Life Science Solutions

Discovery Blog

A Smart Strategy for Reflectance Confocal Imaging

By  -
Reflectance confocal imaging of fibrillar biomolecular complexes

During my time with Olympus, I’ve been amazed by our customers’ creative confocal microscope setups—from DIY-made sample holders to experimental apparatuses. And since our FV3000 confocal microscope comes in both upright and inverted configurations, we can accommodate and orient samples in many ways.

The FV3000 microscope is designed for fluorescence observations. However, with a little ingenuity, it can also perform reflectance confocal imaging for some cases. The reflectance confocal imaging technique is often overlooked despite its versatility and practicality, so I’ll discuss a smart way to use it to help you get the most out of your system.

I’ll highlight how reflectance confocal imaging can be used to extract endogenous information from biological tissues.

Reflectance Confocal Imaging of Fibrillar Biomolecular Complexes

One use for a reflectance light path is capturing endogenous signals for added contrast and awareness of the sample environment.

Here’s how it works: the interface between biological fibrillar protein structures and water produces a strong reflective contrast signal. By simply de-scanning the excitation light to a TruSpectral detector that is set to an overlapping bandwidth, you can identify specific cellular structures, the organization state of the extracellular matrix environment, or material surface features.

Conveniently, the FV3000 confocal microscope features a completely spectral-based light path, so every channel can be used for reflectance detection. When combined with your fluorescence observations, this added multispectral reflectance capability can extract the location of unlabeled cellular structures.

Consider this example: I’ve imaged an immunofluorescence-labeled fixed rat brain section slide provided by EnCor Biotechnology, Inc. As you can see in the images below (Figure 1), a standard three-channel VBF acquisition reveals excellent epitope-specific labeling of neuronal dendrites (orange), catecholaminergic neurons (magenta) that contain dopamine or norepinephrine, and dye intercalation that provides our nuclei stain (cyan).

Three-color immunofluorescence-labeled rat brain section

Figure 1: Three-color immunofluorescence-labeled rat brain section stained with antibodies from EnCor Biotechnology, Inc. Top panels: whole field single Z-plane image acquired with an X Line 20X objective. Bottom panels: true pixel resolution of a highlighted inset square.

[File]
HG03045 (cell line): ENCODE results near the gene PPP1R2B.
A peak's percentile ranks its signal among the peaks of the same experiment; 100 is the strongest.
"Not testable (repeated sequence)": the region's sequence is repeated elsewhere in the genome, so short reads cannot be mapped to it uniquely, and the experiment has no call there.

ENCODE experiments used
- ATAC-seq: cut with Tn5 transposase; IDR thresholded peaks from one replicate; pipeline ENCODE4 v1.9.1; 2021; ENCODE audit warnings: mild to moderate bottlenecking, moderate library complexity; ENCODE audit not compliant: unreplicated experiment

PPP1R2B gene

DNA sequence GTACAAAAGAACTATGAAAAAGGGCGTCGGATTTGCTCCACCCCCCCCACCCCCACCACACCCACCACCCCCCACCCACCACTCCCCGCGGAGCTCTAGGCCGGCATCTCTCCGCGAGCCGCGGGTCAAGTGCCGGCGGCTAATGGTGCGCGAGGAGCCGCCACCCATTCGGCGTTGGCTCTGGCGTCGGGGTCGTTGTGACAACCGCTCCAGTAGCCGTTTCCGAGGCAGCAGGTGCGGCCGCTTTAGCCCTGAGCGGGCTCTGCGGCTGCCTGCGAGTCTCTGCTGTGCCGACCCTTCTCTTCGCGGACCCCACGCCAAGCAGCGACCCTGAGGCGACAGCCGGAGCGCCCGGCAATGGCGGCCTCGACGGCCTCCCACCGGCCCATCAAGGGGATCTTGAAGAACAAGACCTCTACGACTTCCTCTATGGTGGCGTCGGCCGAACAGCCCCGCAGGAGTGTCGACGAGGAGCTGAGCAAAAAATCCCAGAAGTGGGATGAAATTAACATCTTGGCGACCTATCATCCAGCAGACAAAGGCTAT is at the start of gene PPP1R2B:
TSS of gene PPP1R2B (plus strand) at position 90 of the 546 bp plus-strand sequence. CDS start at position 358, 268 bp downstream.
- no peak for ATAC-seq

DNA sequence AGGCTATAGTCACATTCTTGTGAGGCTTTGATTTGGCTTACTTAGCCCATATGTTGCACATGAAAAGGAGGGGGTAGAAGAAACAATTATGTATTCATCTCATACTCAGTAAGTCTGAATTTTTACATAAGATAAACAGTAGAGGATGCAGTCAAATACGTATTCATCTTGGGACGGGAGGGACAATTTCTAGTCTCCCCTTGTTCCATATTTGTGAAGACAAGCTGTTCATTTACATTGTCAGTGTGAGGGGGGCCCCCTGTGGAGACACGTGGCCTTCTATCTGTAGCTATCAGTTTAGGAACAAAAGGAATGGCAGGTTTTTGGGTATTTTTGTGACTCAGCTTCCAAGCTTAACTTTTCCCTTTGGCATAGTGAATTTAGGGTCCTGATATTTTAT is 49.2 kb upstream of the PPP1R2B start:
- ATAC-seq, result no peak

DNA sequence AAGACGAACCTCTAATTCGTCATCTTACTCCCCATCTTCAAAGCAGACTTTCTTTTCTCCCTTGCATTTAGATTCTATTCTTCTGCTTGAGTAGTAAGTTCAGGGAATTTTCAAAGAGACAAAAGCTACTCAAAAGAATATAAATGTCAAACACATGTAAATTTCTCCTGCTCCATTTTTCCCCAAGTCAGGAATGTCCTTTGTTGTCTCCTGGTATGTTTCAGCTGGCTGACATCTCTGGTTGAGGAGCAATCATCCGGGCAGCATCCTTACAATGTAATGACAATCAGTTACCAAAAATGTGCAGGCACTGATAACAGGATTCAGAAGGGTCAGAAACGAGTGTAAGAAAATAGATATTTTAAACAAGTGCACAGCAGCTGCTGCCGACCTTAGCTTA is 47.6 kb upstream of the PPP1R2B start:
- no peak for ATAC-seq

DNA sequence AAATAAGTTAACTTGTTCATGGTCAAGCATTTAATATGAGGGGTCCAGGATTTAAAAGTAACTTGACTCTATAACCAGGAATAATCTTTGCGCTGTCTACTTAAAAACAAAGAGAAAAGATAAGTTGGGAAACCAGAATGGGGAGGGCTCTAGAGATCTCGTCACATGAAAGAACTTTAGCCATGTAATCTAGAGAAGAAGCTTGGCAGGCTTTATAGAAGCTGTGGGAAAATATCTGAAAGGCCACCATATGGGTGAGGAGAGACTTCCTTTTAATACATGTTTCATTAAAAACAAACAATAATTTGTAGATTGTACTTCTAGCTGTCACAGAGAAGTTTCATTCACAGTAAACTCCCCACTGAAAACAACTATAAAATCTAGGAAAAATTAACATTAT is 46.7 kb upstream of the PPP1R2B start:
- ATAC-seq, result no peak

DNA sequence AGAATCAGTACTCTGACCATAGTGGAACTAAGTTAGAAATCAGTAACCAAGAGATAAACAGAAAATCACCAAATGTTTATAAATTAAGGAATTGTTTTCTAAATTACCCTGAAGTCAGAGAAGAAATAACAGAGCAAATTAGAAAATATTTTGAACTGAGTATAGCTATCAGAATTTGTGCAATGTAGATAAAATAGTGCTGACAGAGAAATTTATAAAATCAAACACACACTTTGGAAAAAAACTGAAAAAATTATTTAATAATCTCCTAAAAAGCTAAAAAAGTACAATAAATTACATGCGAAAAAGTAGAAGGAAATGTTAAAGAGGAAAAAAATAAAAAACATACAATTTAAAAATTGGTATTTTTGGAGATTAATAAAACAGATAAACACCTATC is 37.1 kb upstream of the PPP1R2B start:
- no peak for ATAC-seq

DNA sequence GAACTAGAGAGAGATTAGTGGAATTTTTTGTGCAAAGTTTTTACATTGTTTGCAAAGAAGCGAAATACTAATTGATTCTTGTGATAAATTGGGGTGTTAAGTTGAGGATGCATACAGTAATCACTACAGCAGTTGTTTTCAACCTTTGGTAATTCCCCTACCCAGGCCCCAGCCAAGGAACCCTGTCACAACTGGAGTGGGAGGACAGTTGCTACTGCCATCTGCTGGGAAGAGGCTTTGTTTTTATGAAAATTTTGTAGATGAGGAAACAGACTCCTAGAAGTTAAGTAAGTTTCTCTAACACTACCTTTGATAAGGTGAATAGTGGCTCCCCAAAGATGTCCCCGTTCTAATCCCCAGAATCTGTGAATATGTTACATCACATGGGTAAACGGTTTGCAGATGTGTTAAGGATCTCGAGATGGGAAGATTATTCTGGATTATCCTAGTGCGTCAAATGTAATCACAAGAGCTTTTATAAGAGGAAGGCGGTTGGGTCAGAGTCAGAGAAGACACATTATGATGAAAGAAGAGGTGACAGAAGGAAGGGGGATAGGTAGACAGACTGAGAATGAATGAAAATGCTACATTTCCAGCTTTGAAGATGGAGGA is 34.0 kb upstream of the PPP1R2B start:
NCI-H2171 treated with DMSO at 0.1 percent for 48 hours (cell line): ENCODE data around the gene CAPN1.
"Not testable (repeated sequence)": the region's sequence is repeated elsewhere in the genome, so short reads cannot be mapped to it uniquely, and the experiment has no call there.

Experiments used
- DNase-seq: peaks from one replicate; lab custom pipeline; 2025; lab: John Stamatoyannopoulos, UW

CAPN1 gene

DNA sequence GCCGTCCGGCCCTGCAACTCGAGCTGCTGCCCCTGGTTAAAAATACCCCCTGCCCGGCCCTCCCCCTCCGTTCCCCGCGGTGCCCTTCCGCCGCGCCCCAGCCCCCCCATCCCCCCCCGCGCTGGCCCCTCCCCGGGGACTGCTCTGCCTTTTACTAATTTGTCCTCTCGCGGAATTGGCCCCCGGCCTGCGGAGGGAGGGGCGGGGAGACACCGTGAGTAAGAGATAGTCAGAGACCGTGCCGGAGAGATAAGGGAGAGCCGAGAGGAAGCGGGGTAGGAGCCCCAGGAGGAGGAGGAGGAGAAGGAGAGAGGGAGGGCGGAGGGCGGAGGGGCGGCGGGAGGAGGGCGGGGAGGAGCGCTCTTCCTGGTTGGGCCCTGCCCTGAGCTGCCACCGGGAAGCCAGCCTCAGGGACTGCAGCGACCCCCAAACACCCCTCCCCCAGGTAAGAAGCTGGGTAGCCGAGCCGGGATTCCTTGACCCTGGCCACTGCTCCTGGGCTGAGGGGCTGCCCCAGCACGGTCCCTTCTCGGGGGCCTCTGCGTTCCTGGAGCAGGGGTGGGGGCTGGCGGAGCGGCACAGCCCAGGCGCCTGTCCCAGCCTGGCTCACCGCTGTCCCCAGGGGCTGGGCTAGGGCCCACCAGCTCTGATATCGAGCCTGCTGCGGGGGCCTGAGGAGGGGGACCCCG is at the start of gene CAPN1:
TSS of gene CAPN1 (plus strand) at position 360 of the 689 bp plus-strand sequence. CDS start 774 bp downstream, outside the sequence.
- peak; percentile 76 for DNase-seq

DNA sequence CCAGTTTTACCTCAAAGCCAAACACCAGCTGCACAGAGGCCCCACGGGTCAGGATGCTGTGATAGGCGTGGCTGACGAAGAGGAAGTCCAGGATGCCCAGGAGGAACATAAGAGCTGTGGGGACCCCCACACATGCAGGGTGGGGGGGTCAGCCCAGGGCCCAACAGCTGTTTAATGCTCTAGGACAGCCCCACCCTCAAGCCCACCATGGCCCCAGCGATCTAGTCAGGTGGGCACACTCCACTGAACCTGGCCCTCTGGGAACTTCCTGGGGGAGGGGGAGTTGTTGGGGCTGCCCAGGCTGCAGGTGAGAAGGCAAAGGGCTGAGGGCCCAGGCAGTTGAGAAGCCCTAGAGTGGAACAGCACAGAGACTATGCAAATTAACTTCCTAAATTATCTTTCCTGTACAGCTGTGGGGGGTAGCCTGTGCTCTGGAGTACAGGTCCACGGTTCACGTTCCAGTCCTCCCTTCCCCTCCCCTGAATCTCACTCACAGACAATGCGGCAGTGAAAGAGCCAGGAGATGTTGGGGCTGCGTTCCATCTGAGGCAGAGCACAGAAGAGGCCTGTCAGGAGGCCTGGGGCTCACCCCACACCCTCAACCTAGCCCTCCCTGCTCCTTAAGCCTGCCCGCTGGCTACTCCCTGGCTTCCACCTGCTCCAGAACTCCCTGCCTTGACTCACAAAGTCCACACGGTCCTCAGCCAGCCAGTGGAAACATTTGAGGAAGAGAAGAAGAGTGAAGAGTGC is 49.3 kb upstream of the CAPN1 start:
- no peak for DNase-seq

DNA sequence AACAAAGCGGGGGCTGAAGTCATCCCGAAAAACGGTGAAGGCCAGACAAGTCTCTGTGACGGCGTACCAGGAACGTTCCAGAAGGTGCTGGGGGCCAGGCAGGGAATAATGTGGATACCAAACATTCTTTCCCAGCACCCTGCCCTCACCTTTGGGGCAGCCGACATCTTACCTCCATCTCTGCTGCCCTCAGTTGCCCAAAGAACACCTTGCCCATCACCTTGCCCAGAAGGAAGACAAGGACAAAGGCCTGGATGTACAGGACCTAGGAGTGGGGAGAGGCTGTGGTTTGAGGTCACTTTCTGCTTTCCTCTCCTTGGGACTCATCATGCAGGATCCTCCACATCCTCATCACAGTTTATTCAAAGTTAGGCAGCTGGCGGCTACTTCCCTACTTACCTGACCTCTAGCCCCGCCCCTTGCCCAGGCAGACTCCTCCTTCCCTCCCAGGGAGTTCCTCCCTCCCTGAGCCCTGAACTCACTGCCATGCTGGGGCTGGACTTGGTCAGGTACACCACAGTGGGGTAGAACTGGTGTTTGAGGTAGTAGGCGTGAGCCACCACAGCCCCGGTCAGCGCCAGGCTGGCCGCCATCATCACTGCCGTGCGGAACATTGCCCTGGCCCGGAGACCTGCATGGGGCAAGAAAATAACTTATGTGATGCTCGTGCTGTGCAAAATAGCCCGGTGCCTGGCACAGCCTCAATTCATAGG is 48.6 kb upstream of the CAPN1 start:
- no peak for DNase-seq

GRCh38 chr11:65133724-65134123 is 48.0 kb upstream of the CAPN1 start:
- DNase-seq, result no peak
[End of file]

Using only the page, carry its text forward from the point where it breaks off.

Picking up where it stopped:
Despite the strong and broad-spectrum fluorescence background created by the immunofluorescence preparation, we can use our reflectance skills to tweeze out more endogenous information.

By using four channels simultaneously to image the reflectance of laser lines 405, 488, 561 and 640 nm, we can create a multispectral map of the myelinated neurons within this tissue. You can see what this looks like in the images below (Figures 2 and 3).

Three-channel merge of the immunofluorescence-derived signal

Figure 2 (left): Three-channel merge of the immunofluorescence-derived signal shown in Figure 1. Right: the same field of view four-channel merged image of simultaneously acquired reflectance confocal imaging using laser lines 405, 488, 561, and 640 nm.

Multispectral reflectance confocal image of endogenous axon myelination

Figure 3 (top): Individual reflectance confocal images of each line acquired simultaneously. Bottom: merged images of immunofluorescence-labeled dopamine-containing neurons and the multispectral reflectance confocal image of endogenous axon myelination.

You can use this label-free information to judge the degree of myelination occurring on the neurons of interest that were selectively labeled by immunofluorescence or to help with applications that require axon tracing.

Reflectance confocal imaging can also be used to elucidate the extracellular matrix of 3D cultured tissue models. As you can see in the images below (Figure 4), neovessels growing during angiogenesis interact closely with the surrounding collagen fibrils of the stromal environment.

Alt text: Z-projection of a 3D-printed blood vessel within a collagen matrix

Figure 4: Z-projection of a 3D-printed blood vessel within a collagen matrix. Top: the fluorescence confocal image of rhodamine-labeled endothelial cells. Middle: 405 nm reflectance confocal image showing the fibrillar collagen network and areas of remodeling proximal to the vessel. Bottom: the merged image. Scale bar equals 100 µm.

By using Advanced Solutions Life Sciences’ Angiomics™ isolated microvessels to recapitulate native angiogenesis in vitro with the FV3000 confocal microscope, it’s clear that angiogenic neovessels (visualized via confocal fluorescence) reorganize the immediately adjacent collagen fibrils (visualized using reflectance imaging) as they grow through the 3D stromal environment.

Related Content

Brochure: FLUOVIEW FV3000 Laser Scanning Microscope

Video: How TruSpectral Technology Works

Application Specialist

Matthew Weitzman, Ph.D. is an applications specialist for confocal and multiphoton imaging systems at Olympus.  He has a Doctor of Philosophy degree in Biological Sciences from the University of Delaware and numerous years of advanced imaging experience.

Sorry, this page is not available in your country
InSight Blog Sign-up
You will be unable to submit the form unless you turn your javascript on.

By clicking subscribe you are agreeing to our privacy policy which can be found here.

Sorry, this page is not
available in your country.

This site uses cookies to enhance performance, analyze traffic, and for ads measurement purposes. If you do not change your web settings, cookies will continue to be used on this website. To learn more about how we use cookies on this website, and how you can restrict our use of cookies, please review our Cookie Policy.